A vary able young European astrophysicist succeeded in finding work at none other than NASA. After a time, however, she felt a longing to return home: for three years she waited for an open recruitment competition in her country of birth, for which she prepared documentation totalling more than 750 pages. The competition, however, never came: so the researcher returned (with a heavy heart) to the United States where, fortunately, NASA welcomed her back.
Now tell the truth: you thought I was talking about Italy, didn’t you? Instead I was referring to Amaya Moro-Martín, the Spanish astrophysicist and researcher. But this story sounds familiar to us because here in our country we have become used to hearing stories of mind-numbing bureaucracy and a lack of meritocracy. But the issue is rather more complex and the so-called ‘brain drain’ is just one aspect of it. In fact I still think that the problem with Italy is not just the loss of our brightest young people, but rather the inability to attract them from abroad. In the Netherlands, for example, talented people from abroad are given favourable tax treatment, which helps attract some of the best brains from around the world.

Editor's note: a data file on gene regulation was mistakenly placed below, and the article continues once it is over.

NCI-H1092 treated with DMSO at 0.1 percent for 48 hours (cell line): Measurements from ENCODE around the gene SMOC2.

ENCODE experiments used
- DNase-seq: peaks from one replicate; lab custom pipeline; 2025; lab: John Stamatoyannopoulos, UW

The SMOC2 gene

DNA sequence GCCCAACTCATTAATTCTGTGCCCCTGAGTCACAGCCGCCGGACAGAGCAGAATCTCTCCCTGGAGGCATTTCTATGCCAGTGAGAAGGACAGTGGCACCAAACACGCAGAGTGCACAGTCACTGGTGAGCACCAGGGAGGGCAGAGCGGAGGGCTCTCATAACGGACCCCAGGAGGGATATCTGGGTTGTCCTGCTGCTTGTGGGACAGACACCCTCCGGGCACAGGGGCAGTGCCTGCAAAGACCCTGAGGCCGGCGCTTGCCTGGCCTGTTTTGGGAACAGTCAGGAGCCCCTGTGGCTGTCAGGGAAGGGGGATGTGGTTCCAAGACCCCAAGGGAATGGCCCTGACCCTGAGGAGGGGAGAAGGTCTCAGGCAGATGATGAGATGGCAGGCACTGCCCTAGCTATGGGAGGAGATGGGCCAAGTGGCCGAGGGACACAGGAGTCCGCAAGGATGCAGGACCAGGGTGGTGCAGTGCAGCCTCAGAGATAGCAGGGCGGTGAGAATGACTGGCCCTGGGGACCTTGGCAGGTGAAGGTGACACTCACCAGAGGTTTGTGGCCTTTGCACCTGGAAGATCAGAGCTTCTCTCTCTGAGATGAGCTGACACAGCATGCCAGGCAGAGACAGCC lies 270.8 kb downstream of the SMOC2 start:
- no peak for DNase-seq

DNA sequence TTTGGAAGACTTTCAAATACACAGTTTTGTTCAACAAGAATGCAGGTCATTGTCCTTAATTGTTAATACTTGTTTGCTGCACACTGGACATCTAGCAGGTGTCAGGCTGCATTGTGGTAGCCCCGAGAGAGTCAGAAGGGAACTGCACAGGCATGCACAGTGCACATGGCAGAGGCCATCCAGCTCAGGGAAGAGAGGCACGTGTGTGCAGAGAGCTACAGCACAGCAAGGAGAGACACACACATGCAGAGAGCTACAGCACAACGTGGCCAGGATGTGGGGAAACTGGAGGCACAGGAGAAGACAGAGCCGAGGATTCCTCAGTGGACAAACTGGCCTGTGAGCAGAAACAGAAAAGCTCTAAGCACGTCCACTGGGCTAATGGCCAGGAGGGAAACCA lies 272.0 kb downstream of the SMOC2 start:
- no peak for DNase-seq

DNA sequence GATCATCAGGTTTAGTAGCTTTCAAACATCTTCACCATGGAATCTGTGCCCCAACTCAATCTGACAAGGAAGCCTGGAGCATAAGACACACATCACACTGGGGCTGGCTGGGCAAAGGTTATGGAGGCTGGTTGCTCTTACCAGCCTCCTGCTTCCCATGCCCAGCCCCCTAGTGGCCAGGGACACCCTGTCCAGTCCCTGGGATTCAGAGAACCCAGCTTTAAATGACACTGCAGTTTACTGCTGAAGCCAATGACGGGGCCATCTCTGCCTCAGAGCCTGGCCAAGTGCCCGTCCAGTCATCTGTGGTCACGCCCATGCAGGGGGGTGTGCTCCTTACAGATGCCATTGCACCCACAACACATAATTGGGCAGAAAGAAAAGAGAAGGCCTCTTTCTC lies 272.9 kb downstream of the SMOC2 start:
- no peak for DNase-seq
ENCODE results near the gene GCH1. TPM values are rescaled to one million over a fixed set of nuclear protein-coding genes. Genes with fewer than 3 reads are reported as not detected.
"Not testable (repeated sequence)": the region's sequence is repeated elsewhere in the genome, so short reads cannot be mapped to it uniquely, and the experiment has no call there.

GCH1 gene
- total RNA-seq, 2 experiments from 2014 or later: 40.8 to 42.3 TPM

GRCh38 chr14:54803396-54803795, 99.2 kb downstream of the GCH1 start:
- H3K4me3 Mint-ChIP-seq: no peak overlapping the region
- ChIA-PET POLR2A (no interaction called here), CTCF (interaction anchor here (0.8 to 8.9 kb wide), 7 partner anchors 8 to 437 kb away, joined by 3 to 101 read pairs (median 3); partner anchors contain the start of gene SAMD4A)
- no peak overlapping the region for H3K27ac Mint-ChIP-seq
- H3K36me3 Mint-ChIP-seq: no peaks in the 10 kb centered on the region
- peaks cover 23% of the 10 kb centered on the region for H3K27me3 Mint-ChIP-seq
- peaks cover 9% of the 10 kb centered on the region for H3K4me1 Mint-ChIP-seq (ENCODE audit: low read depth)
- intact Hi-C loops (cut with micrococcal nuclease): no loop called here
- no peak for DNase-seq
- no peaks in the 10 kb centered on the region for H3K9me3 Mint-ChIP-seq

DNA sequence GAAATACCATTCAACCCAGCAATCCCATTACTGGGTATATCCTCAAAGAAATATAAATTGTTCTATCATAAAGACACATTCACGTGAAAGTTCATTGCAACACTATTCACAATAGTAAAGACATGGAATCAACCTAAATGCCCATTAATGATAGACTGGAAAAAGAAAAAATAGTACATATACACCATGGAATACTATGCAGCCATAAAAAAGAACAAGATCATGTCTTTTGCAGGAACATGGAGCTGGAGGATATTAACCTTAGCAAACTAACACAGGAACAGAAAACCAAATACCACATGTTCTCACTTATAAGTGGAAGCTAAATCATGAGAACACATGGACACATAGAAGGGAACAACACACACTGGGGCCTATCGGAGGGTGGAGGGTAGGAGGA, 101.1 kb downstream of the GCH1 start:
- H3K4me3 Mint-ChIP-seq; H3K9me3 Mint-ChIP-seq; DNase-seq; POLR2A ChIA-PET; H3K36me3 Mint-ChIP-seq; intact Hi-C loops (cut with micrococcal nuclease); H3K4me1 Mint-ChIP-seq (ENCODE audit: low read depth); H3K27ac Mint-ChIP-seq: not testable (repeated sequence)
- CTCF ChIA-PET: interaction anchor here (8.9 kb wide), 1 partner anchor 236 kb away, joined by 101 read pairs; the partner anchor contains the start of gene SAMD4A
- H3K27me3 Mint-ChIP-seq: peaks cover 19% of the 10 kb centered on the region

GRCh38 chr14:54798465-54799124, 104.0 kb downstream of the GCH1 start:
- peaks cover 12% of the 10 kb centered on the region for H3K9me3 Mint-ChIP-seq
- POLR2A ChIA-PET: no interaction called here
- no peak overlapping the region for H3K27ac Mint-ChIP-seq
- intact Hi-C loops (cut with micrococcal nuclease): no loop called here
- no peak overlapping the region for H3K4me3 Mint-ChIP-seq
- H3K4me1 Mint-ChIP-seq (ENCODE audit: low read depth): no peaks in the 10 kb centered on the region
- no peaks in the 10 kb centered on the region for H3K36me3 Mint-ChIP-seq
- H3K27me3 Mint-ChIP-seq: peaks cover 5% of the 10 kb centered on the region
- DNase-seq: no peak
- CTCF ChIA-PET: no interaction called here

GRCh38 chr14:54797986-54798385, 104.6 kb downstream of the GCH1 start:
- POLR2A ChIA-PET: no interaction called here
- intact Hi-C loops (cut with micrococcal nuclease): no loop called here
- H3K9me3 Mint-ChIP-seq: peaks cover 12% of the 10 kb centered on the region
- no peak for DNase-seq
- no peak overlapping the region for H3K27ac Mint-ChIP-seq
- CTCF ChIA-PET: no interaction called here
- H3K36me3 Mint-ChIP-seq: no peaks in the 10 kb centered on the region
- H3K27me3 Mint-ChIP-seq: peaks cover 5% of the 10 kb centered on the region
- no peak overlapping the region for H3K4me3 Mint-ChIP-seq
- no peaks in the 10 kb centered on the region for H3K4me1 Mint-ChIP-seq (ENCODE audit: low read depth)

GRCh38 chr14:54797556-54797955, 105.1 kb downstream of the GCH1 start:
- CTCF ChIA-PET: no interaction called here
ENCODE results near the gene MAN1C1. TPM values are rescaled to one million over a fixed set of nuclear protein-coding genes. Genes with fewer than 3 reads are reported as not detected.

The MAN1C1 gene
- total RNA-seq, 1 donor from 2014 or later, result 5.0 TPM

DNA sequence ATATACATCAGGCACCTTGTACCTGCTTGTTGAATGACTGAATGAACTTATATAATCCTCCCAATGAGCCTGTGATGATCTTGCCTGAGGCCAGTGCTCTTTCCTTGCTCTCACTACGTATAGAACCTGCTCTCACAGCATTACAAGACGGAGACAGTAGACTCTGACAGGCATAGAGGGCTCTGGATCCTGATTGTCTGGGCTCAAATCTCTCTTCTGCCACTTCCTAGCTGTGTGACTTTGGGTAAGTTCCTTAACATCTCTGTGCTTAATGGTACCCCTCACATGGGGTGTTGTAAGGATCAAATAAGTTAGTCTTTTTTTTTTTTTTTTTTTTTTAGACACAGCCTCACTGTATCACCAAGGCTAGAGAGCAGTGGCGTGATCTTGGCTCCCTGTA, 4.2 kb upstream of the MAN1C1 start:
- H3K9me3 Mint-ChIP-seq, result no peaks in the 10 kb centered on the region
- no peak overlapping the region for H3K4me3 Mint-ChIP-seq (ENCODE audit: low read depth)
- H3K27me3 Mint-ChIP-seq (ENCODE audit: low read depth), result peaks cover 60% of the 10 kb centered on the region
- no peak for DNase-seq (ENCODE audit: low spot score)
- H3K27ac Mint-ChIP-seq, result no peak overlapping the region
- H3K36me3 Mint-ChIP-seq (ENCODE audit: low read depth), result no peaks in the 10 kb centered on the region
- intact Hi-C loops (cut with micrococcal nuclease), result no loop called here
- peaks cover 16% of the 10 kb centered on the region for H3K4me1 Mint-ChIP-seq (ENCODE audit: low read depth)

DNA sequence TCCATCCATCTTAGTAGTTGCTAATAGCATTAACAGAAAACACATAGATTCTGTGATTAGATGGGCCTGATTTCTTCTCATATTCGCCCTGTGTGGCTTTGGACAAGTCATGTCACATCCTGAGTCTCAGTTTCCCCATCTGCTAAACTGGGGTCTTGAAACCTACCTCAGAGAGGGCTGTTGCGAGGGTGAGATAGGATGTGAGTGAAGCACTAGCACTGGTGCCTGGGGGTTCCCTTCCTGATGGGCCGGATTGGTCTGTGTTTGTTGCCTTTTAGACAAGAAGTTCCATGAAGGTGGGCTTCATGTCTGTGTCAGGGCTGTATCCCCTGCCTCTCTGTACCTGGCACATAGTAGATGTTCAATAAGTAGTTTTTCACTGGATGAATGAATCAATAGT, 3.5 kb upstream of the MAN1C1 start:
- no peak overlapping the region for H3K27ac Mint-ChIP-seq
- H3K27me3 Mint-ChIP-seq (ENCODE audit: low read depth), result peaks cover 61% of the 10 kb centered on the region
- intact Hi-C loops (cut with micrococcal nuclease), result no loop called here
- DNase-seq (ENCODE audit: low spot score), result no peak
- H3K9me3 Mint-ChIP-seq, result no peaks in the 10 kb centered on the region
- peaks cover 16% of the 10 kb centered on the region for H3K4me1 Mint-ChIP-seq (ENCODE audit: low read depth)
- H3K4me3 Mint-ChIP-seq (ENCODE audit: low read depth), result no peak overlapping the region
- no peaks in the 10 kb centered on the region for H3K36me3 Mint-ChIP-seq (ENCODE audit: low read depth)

We need incentives like that: practical and effective. According to a study carried out a few months ago, in the scientific field only 3 percent of researchers working in our country are from abroad: a depressingly low number. And the non-arrival of foreign talent, something that is not as apparent as the drain of Italian talent, is hampering interaction between different cultures and ways of thinking, something that lies at the very foundation of creativity and the capacity for innovation. In conclusion: if Italy really wants to stage a recovery, it must focus its attention on attracting, not just companies, as is often mentioned, but also talented scholars and young people.